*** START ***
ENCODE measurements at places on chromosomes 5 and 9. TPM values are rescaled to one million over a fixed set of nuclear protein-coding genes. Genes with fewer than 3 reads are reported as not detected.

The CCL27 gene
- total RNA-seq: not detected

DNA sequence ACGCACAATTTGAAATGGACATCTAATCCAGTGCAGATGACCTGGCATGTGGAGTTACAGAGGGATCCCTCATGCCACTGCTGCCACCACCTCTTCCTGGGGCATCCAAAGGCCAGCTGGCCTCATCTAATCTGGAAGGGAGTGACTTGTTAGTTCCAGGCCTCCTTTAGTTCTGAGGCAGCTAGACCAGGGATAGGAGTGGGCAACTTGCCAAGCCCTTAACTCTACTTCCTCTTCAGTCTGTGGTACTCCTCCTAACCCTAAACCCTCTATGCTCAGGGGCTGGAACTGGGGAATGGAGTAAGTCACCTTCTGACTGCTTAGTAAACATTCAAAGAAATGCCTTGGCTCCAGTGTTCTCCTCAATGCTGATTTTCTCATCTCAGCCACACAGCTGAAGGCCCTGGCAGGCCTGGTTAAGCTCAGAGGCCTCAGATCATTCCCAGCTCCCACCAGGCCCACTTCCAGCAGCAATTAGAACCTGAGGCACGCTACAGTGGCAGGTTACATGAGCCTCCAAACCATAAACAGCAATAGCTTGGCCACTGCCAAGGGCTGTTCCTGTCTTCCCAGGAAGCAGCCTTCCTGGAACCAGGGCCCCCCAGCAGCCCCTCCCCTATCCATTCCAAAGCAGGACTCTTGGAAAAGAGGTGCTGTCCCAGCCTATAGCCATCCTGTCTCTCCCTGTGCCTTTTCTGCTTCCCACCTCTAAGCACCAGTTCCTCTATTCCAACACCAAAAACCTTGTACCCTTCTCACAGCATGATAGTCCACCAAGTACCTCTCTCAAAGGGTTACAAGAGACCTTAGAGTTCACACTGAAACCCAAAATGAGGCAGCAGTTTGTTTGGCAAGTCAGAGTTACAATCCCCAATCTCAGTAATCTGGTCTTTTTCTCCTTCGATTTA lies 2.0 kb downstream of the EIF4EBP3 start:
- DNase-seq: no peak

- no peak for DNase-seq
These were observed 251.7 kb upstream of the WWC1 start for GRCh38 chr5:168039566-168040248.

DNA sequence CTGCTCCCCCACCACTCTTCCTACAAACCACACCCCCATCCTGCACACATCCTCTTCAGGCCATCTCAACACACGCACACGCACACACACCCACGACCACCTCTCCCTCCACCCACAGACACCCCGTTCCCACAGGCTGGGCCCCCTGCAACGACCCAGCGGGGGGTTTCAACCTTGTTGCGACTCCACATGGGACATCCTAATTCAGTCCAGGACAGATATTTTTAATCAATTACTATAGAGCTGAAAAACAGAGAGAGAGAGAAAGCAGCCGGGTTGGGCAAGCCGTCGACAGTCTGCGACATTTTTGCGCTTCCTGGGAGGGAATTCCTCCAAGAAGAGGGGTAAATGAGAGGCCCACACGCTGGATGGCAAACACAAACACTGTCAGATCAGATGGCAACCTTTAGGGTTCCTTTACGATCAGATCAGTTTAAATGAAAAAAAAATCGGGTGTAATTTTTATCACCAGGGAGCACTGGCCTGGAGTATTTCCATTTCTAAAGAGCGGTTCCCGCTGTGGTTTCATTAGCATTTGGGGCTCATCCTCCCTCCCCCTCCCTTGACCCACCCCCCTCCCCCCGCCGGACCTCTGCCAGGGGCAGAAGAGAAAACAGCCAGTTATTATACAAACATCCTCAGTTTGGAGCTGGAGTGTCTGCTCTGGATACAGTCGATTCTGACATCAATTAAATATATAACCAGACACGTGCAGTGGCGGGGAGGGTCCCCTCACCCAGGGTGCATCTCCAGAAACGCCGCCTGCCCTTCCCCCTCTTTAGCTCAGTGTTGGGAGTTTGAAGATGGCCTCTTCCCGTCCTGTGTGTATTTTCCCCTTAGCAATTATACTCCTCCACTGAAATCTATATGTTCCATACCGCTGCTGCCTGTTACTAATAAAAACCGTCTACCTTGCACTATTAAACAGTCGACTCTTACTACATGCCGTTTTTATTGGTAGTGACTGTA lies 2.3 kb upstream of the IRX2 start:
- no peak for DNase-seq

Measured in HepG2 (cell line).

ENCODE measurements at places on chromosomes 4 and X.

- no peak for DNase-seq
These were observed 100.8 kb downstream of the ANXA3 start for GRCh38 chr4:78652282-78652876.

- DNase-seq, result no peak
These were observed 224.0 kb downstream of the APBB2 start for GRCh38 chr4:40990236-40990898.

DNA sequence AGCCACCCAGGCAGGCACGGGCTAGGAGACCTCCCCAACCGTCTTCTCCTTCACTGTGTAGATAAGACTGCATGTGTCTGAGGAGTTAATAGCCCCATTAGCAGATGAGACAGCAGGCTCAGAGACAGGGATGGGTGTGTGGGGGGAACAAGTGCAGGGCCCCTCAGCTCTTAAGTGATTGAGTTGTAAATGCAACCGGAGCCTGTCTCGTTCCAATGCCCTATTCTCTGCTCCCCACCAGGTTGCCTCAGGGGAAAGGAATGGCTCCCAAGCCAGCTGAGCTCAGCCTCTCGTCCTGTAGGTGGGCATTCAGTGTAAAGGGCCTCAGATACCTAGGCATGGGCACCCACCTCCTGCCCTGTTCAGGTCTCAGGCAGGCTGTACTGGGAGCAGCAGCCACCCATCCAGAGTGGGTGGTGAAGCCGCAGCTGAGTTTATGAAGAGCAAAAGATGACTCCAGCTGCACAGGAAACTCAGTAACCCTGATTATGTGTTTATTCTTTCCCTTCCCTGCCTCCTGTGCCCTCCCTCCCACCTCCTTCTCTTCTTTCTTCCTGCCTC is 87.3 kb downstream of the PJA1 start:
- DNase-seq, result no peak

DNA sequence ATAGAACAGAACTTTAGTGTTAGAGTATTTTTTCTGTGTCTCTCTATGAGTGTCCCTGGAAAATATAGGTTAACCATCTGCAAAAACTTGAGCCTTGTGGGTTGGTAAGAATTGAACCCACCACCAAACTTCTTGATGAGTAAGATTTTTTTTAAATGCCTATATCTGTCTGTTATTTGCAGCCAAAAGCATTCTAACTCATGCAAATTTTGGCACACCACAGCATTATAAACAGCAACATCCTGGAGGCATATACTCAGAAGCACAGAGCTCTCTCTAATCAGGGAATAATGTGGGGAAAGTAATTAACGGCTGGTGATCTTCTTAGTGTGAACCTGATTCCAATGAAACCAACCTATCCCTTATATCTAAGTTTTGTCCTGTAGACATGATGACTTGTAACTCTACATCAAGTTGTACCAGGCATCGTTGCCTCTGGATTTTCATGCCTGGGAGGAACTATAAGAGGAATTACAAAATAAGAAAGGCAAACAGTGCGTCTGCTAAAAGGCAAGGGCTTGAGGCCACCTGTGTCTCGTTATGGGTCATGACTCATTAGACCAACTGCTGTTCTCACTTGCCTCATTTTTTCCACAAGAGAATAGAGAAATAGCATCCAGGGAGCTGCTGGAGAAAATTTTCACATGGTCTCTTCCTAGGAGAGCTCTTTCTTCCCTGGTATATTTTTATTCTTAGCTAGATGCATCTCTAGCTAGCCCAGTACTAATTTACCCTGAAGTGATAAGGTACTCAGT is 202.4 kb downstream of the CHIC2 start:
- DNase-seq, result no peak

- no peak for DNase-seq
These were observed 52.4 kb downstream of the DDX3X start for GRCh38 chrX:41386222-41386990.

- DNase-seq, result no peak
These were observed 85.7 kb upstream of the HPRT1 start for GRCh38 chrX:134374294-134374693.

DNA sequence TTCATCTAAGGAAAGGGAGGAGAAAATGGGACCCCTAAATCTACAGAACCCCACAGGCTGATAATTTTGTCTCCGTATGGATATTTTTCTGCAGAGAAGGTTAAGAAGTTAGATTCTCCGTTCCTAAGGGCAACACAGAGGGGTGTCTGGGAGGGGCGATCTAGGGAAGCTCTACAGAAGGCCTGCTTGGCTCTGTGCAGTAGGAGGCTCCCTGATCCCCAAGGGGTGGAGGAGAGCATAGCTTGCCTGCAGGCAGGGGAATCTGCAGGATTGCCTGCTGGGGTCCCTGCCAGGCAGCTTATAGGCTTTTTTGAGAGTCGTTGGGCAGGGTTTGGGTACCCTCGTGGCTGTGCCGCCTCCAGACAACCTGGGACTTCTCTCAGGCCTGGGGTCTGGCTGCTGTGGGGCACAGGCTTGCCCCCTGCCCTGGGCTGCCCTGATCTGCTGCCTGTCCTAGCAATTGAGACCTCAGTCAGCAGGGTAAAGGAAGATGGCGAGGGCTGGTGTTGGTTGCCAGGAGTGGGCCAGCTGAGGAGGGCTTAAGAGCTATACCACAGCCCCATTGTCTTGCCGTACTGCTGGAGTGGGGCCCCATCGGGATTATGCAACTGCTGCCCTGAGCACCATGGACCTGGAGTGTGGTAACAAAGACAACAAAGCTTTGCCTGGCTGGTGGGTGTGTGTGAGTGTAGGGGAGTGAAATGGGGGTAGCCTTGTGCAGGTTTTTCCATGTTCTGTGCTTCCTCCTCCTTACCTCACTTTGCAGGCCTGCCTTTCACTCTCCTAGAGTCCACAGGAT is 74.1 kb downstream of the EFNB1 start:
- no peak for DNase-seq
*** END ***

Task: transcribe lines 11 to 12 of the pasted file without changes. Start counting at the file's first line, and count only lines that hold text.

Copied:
ENCODE measurements at places on chromosomes 4 and X.

- no peak for DNase-seq